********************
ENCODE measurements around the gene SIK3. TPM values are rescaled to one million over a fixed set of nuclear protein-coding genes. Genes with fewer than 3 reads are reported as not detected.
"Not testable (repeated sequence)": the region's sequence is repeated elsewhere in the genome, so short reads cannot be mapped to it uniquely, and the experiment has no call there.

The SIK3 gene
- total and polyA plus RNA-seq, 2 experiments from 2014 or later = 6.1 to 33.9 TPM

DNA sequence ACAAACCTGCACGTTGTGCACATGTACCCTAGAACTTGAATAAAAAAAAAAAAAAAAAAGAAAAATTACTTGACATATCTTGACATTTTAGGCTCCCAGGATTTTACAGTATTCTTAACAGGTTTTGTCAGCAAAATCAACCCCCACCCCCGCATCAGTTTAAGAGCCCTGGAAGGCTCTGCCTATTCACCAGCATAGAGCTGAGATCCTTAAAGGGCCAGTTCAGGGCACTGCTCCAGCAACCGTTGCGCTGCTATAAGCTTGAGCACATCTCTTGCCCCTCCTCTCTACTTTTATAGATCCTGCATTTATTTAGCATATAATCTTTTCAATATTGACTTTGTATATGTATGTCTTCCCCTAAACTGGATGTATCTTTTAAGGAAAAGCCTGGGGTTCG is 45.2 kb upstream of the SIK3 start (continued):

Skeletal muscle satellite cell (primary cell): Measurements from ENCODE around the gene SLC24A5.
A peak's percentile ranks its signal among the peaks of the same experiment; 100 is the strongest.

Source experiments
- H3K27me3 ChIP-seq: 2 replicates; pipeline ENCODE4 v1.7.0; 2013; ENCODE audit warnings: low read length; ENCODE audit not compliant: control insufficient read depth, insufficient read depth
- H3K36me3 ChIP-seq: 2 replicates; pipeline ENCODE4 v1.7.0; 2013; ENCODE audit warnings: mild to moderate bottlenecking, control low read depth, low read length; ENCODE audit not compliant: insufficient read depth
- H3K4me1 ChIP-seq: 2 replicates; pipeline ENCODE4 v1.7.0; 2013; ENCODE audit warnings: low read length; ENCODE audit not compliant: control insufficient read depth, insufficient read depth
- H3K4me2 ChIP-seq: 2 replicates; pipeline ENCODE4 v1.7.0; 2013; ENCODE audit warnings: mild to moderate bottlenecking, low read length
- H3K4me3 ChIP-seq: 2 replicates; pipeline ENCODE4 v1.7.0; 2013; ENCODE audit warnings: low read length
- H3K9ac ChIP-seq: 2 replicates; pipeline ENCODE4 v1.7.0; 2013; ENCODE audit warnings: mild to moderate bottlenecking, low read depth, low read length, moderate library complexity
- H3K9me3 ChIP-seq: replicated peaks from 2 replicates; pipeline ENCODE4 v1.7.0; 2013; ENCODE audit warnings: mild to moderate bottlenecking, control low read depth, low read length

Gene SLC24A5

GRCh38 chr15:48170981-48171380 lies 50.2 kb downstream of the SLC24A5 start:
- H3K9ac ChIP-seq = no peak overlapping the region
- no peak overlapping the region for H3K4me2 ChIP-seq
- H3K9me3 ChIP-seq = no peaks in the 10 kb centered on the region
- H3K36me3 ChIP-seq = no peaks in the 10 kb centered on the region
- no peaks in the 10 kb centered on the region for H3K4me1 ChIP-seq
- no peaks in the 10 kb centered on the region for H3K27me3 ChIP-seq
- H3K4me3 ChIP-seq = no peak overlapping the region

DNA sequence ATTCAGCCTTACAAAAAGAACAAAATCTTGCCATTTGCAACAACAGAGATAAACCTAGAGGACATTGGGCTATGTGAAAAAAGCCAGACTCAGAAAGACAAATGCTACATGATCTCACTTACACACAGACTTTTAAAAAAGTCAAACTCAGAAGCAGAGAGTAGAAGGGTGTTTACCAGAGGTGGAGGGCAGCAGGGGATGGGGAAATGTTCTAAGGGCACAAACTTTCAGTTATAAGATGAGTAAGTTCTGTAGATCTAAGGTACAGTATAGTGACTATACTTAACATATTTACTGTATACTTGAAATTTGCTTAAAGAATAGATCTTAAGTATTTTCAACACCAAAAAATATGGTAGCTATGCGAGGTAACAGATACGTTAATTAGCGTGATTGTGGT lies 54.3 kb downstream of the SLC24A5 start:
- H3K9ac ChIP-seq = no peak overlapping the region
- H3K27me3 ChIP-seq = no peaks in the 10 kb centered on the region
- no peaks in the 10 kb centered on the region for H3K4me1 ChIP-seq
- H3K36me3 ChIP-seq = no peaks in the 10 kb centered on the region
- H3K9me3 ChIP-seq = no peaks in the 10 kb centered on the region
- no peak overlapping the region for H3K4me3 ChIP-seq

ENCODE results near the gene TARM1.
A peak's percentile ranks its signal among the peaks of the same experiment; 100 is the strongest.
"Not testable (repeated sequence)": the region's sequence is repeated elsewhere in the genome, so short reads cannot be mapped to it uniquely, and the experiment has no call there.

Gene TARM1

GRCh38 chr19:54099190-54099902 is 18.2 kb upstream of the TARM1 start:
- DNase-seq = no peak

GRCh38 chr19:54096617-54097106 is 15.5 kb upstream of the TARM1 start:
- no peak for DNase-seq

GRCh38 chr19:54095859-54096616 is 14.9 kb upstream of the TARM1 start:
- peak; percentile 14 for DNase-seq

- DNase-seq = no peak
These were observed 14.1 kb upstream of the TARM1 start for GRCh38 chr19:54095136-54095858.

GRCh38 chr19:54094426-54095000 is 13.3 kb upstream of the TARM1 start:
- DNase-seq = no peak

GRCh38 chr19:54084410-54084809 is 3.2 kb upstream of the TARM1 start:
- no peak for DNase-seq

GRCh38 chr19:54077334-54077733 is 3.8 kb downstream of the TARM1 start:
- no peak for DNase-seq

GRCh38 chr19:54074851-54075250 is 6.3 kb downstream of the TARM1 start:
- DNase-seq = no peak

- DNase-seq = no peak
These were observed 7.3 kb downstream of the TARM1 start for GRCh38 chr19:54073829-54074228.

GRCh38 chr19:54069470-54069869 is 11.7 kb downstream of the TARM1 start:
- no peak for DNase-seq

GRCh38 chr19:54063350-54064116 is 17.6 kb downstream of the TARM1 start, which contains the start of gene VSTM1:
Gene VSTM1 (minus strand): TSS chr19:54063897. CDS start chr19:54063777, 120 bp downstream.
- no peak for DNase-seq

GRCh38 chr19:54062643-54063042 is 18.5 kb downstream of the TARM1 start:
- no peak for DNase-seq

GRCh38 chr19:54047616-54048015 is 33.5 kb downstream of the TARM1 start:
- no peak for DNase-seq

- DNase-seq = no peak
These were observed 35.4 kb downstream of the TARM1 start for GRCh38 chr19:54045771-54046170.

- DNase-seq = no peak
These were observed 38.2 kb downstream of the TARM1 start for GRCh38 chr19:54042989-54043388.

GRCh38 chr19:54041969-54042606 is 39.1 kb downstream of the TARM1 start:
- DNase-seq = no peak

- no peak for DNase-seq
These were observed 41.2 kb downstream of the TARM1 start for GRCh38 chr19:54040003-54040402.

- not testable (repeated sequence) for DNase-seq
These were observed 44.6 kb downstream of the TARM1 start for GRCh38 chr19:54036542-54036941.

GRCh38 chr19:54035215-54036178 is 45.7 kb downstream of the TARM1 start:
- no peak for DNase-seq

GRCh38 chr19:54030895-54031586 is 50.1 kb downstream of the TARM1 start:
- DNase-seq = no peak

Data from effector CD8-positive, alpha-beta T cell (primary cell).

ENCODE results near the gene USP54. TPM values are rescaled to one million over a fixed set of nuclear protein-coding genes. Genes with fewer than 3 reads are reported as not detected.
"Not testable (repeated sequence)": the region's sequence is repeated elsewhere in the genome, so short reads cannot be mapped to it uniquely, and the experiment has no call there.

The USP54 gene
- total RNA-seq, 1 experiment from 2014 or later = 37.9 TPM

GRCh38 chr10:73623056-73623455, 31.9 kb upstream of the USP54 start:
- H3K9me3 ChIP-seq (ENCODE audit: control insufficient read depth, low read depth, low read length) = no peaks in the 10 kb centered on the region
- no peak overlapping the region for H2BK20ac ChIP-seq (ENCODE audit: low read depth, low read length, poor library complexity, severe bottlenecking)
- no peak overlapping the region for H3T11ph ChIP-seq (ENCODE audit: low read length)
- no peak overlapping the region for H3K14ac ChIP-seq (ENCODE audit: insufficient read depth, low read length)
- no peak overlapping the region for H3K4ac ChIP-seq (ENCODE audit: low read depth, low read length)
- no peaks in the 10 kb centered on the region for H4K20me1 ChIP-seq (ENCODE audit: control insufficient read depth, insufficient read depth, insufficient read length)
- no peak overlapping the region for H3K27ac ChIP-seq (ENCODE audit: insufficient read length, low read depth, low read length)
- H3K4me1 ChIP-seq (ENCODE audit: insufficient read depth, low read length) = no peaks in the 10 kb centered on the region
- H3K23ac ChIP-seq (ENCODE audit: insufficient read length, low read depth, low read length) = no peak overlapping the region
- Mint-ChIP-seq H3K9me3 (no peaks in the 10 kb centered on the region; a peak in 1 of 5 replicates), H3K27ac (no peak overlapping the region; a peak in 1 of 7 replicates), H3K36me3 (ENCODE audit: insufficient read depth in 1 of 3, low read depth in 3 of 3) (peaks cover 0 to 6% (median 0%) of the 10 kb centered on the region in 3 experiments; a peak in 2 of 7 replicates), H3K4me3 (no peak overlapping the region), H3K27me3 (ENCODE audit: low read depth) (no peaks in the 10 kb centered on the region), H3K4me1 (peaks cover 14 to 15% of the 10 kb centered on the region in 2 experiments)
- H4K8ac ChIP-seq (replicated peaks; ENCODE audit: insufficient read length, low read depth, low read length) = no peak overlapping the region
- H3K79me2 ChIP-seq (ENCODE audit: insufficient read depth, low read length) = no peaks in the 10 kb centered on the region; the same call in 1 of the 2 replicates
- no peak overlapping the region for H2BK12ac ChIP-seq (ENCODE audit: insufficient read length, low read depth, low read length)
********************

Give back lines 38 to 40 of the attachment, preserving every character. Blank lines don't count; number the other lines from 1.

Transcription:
GRCh38 chr19:54096617-54097106 is 15.5 kb upstream of the TARM1 start:
- no peak for DNase-seq

GRCh38 chr19:54095859-54096616 is 14.9 kb upstream of the TARM1 start: